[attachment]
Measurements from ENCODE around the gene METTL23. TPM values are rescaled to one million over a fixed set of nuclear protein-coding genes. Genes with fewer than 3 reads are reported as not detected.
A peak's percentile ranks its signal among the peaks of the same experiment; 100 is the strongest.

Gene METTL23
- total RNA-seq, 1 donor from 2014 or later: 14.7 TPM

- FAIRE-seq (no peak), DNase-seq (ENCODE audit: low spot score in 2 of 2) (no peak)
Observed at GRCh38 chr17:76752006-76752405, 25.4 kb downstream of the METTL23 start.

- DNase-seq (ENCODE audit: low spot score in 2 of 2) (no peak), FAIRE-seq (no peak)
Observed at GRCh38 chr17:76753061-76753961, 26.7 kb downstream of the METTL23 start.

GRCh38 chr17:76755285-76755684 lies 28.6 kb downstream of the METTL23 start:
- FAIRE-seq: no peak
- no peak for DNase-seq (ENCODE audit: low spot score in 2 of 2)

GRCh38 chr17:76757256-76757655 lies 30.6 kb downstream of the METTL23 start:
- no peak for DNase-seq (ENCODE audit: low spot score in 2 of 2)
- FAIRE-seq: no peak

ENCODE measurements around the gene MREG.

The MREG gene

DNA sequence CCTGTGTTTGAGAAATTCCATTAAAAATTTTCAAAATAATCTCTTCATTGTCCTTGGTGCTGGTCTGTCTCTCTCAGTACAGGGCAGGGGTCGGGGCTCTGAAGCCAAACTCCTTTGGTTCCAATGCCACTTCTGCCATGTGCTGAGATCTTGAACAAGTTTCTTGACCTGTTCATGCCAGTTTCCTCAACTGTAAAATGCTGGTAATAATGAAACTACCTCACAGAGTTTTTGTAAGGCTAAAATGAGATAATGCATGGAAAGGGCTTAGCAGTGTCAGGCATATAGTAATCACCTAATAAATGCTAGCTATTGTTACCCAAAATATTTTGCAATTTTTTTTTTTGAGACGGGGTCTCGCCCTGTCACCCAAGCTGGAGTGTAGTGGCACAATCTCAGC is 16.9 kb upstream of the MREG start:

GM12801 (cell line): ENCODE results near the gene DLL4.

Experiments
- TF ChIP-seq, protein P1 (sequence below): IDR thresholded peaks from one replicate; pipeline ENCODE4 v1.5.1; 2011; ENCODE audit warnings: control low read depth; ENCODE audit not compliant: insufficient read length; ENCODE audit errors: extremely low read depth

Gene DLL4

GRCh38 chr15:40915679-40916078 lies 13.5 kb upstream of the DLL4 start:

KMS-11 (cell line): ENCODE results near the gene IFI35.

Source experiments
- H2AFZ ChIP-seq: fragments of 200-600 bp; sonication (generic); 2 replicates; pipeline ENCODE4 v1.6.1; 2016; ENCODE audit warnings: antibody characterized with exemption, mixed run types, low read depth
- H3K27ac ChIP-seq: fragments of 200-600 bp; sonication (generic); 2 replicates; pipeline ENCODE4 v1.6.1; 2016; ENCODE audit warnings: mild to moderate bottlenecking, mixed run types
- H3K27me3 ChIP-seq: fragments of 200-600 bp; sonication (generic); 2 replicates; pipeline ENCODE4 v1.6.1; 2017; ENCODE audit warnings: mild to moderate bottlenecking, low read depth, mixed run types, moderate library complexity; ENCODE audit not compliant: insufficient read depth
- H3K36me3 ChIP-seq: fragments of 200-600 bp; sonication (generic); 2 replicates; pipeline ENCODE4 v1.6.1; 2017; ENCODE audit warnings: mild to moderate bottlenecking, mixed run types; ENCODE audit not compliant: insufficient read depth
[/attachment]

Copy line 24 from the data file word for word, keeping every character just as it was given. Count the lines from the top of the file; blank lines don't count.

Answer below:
Source experiments